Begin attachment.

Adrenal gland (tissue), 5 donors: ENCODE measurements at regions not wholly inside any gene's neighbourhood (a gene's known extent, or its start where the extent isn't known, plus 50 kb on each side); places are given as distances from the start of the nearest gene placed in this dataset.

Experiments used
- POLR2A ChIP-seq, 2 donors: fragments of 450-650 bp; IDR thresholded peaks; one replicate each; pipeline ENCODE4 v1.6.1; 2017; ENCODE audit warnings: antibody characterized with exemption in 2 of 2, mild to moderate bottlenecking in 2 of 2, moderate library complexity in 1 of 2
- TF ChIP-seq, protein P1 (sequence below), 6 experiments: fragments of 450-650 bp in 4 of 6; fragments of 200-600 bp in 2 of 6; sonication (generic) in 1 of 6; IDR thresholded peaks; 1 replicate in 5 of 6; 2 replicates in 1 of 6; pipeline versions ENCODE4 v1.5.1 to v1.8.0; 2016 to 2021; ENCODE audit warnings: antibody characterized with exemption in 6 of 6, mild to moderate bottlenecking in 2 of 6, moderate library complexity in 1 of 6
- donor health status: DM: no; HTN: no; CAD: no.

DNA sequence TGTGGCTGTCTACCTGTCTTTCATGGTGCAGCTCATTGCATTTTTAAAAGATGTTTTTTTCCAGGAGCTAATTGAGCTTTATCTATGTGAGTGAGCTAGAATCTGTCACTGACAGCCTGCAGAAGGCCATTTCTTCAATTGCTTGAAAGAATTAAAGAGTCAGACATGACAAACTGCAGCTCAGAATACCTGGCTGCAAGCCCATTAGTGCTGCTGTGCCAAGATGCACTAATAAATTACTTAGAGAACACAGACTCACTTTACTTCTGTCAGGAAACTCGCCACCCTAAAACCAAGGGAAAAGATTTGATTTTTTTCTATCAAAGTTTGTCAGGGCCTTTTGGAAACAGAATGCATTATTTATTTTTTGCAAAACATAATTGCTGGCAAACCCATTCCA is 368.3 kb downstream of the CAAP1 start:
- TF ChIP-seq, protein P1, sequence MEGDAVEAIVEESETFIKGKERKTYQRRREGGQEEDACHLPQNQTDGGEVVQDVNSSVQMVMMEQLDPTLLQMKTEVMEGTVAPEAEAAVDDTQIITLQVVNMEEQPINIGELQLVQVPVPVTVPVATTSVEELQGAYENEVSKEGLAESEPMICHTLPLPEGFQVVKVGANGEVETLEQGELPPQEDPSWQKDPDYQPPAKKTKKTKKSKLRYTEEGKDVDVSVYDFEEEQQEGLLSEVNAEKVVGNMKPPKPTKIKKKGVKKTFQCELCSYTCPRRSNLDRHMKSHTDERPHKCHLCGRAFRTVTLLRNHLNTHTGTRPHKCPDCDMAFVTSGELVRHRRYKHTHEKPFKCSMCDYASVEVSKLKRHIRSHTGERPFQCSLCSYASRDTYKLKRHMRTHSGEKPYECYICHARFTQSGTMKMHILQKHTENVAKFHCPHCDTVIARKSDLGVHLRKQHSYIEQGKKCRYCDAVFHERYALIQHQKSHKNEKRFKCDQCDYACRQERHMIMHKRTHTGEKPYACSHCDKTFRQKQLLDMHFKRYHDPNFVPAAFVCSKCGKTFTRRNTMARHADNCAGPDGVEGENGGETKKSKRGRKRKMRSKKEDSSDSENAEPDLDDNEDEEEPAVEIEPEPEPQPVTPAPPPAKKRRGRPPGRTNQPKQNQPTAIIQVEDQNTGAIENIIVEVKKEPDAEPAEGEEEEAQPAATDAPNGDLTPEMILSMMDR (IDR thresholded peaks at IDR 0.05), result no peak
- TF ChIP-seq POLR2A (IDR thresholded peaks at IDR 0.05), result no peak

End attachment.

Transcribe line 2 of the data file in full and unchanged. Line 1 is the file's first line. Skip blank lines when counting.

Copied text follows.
Experiments used